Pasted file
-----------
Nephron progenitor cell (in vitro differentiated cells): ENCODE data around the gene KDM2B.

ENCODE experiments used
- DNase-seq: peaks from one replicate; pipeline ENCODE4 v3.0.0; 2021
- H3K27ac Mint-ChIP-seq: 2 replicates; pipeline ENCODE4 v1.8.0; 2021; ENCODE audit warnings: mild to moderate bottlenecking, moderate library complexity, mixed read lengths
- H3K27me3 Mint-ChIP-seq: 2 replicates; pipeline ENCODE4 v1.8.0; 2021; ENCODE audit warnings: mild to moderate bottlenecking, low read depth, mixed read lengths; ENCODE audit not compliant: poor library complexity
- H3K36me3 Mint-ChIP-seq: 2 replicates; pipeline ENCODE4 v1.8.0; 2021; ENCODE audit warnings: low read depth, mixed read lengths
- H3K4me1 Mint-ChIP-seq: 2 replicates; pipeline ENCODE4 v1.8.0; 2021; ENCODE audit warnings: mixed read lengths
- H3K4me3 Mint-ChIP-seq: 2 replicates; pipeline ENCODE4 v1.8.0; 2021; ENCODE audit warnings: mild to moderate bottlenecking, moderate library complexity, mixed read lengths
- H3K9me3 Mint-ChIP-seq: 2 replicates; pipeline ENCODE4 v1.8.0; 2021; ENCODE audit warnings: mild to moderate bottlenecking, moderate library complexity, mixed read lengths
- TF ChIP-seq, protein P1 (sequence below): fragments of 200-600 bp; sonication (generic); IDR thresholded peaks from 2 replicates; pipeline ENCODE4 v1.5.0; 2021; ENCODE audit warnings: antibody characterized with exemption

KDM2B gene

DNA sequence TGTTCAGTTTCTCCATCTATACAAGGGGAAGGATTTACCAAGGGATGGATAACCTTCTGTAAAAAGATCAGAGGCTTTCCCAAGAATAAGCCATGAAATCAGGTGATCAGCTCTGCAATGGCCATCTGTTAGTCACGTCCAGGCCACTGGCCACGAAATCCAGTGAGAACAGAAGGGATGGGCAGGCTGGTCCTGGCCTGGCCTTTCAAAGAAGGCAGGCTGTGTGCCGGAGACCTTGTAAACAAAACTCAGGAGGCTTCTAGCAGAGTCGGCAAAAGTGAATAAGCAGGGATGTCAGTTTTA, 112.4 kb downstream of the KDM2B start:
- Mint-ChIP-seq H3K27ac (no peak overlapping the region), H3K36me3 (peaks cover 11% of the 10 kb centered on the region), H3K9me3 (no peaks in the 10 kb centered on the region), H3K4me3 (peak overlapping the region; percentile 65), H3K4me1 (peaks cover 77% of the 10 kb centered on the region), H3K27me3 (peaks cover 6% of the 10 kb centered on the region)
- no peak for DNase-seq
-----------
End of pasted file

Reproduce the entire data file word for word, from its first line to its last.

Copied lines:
Nephron progenitor cell (in vitro differentiated cells): ENCODE data around the gene KDM2B.

ENCODE experiments used
- DNase-seq: peaks from one replicate; pipeline ENCODE4 v3.0.0; 2021
- H3K27ac Mint-ChIP-seq: 2 replicates; pipeline ENCODE4 v1.8.0; 2021; ENCODE audit warnings: mild to moderate bottlenecking, moderate library complexity, mixed read lengths
- H3K27me3 Mint-ChIP-seq: 2 replicates; pipeline ENCODE4 v1.8.0; 2021; ENCODE audit warnings: mild to moderate bottlenecking, low read depth, mixed read lengths; ENCODE audit not compliant: poor library complexity
- H3K36me3 Mint-ChIP-seq: 2 replicates; pipeline ENCODE4 v1.8.0; 2021; ENCODE audit warnings: low read depth, mixed read lengths
- H3K4me1 Mint-ChIP-seq: 2 replicates; pipeline ENCODE4 v1.8.0; 2021; ENCODE audit warnings: mixed read lengths
- H3K4me3 Mint-ChIP-seq: 2 replicates; pipeline ENCODE4 v1.8.0; 2021; ENCODE audit warnings: mild to moderate bottlenecking, moderate library complexity, mixed read lengths
- H3K9me3 Mint-ChIP-seq: 2 replicates; pipeline ENCODE4 v1.8.0; 2021; ENCODE audit warnings: mild to moderate bottlenecking, moderate library complexity, mixed read lengths
- TF ChIP-seq, protein P1 (sequence below): fragments of 200-600 bp; sonication (generic); IDR thresholded peaks from 2 replicates; pipeline ENCODE4 v1.5.0; 2021; ENCODE audit warnings: antibody characterized with exemption

KDM2B gene

DNA sequence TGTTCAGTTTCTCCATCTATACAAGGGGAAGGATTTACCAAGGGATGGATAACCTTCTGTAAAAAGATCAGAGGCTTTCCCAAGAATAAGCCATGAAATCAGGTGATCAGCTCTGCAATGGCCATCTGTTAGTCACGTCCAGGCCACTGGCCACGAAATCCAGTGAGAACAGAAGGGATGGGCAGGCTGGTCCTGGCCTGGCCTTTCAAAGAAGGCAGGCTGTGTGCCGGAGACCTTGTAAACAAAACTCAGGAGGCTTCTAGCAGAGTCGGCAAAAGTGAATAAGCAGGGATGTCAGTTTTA, 112.4 kb downstream of the KDM2B start:
- Mint-ChIP-seq H3K27ac (no peak overlapping the region), H3K36me3 (peaks cover 11% of the 10 kb centered on the region), H3K9me3 (no peaks in the 10 kb centered on the region), H3K4me3 (peak overlapping the region; percentile 65), H3K4me1 (peaks cover 77% of the 10 kb centered on the region), H3K27me3 (peaks cover 6% of the 10 kb centered on the region)
- no peak for DNase-seq